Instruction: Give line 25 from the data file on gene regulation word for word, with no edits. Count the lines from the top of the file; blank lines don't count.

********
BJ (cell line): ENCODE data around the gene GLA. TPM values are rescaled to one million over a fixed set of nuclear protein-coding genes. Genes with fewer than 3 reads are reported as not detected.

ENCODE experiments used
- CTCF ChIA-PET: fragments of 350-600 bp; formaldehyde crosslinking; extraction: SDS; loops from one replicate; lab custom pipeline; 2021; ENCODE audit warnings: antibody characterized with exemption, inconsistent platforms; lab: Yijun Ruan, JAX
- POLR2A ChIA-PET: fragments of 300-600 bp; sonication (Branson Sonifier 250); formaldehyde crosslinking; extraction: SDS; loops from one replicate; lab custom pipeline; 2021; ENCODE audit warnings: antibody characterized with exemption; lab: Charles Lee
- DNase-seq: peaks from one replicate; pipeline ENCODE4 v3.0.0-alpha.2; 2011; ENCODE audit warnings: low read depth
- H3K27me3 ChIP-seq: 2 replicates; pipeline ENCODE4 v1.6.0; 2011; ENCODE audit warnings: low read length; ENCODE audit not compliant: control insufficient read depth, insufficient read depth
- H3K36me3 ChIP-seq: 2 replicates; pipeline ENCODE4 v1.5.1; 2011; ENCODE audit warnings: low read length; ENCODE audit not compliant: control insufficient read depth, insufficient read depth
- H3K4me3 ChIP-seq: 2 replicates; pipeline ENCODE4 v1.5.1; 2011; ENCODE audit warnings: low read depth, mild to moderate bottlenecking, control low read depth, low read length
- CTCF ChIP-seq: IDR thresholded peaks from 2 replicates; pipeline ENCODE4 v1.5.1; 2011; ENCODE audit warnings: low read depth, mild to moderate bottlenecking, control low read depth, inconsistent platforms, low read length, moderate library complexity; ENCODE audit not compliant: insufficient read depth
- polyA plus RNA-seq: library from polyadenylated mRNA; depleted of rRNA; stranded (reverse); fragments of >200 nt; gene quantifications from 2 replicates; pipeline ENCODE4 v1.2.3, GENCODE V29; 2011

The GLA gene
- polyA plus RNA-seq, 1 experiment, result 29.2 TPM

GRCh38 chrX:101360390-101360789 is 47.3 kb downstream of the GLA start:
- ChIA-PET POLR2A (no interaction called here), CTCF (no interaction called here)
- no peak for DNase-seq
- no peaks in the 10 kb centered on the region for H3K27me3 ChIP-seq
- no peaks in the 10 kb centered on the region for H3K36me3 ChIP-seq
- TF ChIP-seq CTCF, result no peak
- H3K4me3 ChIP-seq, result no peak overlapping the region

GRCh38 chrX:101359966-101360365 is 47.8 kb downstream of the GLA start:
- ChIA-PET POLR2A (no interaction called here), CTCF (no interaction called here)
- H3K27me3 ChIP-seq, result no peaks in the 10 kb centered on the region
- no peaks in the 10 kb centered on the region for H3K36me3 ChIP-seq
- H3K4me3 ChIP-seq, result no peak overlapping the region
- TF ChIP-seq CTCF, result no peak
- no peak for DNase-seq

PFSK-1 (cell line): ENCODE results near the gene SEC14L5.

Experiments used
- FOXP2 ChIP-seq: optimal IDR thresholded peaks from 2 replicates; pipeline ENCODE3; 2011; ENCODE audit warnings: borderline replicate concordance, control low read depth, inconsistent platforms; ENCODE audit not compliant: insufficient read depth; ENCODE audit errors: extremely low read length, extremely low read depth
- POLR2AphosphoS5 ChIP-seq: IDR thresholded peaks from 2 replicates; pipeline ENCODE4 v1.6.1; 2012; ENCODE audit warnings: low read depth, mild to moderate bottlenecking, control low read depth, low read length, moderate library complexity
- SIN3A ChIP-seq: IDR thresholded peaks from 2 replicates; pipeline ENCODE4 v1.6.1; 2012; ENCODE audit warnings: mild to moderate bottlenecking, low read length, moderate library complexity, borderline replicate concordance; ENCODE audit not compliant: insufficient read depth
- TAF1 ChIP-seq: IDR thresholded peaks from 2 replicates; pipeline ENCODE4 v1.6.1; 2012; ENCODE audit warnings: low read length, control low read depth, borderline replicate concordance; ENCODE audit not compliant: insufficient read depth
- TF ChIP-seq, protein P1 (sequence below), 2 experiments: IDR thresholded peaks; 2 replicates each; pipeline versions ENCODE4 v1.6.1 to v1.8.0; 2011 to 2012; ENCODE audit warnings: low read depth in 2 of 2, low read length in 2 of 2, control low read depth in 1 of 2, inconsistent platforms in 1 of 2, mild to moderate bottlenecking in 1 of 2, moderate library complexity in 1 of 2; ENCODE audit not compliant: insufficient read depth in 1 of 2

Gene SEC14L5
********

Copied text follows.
- TF ChIP-seq CTCF, result no peak